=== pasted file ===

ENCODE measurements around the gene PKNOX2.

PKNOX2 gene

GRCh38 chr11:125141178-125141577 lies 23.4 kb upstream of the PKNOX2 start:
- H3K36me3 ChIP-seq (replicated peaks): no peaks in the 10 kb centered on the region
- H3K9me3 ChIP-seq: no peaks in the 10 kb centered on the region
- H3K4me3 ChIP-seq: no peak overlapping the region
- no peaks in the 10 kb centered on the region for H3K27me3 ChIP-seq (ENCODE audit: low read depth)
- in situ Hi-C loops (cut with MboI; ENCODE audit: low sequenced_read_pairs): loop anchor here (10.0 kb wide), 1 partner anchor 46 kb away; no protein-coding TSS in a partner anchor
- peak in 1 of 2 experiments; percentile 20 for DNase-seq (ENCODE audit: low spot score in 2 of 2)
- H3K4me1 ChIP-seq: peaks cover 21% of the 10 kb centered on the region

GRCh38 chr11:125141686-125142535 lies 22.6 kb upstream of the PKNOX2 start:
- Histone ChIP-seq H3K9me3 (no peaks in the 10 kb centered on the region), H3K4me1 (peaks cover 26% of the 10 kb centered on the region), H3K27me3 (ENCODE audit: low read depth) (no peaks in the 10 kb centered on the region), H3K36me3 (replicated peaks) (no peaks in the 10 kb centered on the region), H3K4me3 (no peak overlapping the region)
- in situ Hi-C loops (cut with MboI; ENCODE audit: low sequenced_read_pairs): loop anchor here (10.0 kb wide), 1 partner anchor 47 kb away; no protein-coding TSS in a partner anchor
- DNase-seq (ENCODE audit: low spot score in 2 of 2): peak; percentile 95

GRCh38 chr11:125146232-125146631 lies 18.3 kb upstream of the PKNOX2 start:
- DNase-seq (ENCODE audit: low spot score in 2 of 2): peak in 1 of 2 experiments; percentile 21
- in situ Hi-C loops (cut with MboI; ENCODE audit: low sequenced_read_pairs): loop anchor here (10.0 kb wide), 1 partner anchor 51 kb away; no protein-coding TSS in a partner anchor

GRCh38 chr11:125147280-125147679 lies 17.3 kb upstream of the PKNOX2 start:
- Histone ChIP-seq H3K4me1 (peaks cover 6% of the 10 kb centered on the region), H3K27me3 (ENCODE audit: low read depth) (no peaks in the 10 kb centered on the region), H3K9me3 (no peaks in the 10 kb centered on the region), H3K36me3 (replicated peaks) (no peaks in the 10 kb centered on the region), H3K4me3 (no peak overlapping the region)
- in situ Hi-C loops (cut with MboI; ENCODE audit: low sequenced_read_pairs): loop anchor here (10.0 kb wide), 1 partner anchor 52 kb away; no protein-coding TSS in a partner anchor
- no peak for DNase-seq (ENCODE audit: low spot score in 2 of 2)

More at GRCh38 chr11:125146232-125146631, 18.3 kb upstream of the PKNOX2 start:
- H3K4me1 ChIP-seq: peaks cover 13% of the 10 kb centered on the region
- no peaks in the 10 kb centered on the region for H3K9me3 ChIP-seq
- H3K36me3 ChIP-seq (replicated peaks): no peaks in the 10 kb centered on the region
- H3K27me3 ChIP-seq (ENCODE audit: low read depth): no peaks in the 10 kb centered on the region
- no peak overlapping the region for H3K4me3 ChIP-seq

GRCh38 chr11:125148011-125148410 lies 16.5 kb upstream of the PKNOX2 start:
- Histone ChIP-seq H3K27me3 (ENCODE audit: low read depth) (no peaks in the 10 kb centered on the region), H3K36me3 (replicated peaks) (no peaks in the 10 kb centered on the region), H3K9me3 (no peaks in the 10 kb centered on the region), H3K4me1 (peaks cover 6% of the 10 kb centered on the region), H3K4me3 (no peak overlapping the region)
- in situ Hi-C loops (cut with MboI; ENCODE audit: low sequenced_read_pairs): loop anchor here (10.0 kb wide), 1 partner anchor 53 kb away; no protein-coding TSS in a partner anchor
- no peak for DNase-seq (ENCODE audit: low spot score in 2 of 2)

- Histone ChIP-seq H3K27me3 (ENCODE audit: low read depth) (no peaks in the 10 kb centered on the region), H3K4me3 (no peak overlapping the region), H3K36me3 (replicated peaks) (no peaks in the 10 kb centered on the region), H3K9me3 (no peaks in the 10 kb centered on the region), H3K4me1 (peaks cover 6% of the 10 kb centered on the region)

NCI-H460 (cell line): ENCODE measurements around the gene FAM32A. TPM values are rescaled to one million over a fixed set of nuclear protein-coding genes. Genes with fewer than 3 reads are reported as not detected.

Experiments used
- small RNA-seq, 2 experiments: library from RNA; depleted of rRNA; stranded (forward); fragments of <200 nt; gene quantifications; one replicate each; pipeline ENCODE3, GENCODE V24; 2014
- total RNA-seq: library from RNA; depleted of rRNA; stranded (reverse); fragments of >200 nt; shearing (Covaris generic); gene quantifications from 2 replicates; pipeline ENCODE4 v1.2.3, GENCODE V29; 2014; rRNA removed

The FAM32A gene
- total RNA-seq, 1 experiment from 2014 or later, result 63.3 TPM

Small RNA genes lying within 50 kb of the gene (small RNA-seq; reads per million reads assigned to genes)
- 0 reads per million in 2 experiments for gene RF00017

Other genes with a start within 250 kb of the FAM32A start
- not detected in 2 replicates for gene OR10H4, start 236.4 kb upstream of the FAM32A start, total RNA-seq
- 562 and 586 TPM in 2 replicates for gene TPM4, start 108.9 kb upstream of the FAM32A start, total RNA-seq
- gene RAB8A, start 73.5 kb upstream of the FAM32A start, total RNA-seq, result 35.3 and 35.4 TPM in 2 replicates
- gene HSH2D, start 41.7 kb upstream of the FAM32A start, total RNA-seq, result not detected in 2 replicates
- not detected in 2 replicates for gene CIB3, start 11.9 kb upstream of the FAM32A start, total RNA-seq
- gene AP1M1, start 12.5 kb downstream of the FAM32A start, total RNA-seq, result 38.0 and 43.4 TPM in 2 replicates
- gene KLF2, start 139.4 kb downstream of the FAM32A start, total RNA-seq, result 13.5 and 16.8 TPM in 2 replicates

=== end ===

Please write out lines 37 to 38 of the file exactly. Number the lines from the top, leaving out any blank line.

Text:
The FAM32A gene
- total RNA-seq, 1 experiment from 2014 or later, result 63.3 TPM